Yale University Library News

Yale Library seeks submissions for 2019 senior essay prizes

hand-drawn map showing proposed Wooster Square redevelopment in New Haven.
March 28, 2019

The library awards three annual prizes for outstanding senior essays. Each carries a $500 award and is presented during commencement ceremonies at the recipient’s residential college. Based on quality of submissions, the library may name more than one winner (or alternately, none) for the awards in a given year. Winning essays will be published on Eli Scholar. Senior essays submitted to a Yale academic department at any point during the 2018-19 academic year are eligible for consideration for 2019 prizes. Submissions are open now for all three prizes.

The Harvey M. Applebaum ’59 Award is for an essay using the library’s collections of government documents and information. In 2018, two Applebaum prizes were awarded, to economics major Santiago Botto Tornielli (Jonathan Edwards College) for “Convergence Towards an Optimal Currency Area in the European Union” and to history major Monica Wang (Trumbull College) for “From Enemy to Family: German War Brides and U.S.-German Rapprochement, 1945-1950.” Submission deadline is Wednesday, April 24.  Essays may be submitted by seniors or their faculty advisors. Submission guidelines.

The Manuscripts and Archives Diane Kaplan Memorial Prize is for an essay based substantially on research in any Manuscripts and Archives collection. In 2018, H. William Bernstein (Pierson College) received the Kaplan Prize for “From Paris to New Haven: Maurice Rotival and the Longue Durée of Urban Renewal.” Bernstein’s essay drew on the library’s extensive collection of resources related to the French urban planner Maurice Rotival. Submission deadline is Friday, April 19, at 5 p.m. Faculty and others may encourage submission, but students must submit the essays themselves to be considered for the prize. Submission guidelines.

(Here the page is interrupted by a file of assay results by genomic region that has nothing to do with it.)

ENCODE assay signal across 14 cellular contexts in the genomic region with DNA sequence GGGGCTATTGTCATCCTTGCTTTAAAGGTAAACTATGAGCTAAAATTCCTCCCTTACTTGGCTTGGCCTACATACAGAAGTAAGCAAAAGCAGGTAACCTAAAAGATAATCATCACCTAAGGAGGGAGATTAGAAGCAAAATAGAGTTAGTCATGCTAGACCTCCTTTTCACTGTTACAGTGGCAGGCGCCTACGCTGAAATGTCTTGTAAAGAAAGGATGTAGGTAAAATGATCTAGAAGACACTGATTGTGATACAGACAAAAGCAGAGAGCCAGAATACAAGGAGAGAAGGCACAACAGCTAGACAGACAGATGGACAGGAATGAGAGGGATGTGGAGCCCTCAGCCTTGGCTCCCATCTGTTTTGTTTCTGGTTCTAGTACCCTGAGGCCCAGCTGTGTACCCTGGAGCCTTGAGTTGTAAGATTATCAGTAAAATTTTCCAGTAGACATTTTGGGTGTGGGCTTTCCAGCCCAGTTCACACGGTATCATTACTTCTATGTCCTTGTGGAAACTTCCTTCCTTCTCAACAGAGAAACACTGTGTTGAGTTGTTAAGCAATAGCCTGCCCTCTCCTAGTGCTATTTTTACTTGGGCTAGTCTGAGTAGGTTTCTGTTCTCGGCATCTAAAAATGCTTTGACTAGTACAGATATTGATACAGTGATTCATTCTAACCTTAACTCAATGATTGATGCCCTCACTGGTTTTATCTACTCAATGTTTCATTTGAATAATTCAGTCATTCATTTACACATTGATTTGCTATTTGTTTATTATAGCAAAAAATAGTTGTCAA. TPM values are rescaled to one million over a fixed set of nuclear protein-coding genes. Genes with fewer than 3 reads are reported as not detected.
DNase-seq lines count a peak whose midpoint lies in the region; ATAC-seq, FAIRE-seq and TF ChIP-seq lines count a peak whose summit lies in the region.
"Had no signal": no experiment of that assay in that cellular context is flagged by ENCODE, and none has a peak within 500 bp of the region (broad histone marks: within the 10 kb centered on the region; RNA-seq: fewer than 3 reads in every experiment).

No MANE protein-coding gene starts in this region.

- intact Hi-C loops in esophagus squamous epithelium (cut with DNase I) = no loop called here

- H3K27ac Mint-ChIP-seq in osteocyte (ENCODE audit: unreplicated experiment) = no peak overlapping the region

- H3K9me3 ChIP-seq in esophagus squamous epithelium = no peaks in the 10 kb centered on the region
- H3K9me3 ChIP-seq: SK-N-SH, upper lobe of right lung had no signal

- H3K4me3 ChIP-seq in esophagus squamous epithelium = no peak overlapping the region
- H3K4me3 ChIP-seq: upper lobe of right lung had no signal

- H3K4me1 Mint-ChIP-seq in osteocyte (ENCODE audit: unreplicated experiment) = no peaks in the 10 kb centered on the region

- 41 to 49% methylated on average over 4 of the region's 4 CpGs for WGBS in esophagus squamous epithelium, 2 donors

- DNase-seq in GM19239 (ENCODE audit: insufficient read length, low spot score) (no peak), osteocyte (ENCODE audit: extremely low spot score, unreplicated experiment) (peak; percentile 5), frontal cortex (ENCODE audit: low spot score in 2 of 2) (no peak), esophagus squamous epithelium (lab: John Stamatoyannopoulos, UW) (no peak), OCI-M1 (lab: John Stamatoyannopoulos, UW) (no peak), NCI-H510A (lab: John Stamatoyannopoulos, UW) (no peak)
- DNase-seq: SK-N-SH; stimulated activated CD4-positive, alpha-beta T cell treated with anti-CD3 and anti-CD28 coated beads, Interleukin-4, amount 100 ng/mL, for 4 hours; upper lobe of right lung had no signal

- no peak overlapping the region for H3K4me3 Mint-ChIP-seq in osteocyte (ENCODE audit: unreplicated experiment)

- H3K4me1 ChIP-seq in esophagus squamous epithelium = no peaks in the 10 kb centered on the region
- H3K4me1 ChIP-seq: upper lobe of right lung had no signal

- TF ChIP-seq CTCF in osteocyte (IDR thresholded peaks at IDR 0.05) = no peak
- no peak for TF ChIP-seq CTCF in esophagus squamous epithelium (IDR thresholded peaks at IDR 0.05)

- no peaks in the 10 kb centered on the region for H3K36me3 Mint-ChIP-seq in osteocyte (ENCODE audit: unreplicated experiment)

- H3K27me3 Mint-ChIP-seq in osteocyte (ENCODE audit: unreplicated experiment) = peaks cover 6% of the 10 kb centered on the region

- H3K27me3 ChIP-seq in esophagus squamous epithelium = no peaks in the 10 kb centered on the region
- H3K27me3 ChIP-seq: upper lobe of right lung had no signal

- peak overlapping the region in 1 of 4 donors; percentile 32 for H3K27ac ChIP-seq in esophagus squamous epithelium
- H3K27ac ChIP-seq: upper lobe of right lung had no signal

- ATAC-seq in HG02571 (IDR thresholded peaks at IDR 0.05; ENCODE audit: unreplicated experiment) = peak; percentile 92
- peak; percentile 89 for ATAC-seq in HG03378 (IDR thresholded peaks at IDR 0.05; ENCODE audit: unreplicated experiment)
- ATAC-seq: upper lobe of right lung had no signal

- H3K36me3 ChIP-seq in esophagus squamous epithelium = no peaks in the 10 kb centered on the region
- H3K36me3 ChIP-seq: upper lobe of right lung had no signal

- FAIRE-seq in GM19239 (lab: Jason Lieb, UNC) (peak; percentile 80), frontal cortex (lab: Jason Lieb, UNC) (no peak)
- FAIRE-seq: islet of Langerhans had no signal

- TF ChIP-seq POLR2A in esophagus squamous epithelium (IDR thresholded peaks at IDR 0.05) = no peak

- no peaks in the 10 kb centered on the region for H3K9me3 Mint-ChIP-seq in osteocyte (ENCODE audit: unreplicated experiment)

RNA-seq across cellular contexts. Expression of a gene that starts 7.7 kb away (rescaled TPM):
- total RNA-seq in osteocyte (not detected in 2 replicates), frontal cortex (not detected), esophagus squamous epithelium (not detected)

The Library Map Prize is for the best use of maps in a senior essay or its equivalent. Last year, environmental studies major Madeline Zimmerman (Davenport College) won for “The Changing Fate of Thailand's Elephants, But a Future Worth Fighting For: The Interplay of Culture and Ecology for Conservation” and Liliane Lindsay (Saybrook College) won for "Indonesia’s Burning Issue: Why Deforestation Continues to Decimate the Nation Despite Decades of Environmental Policy." Essays may be submitted by seniors or their faculty advisors by Wednesday, April 24.  Submission guidelines.

Image: This circa-1960 sketch of an unrealized planning option for the Wooster Square redevelopment in New Haven was used by H. William Bernstein '18 in his Diane Kaplan Memorial Prize essay. Maurice Emile Henri Rotival papers, 1944-1963 (inclusive). Manuscripts & Archives, Yale University.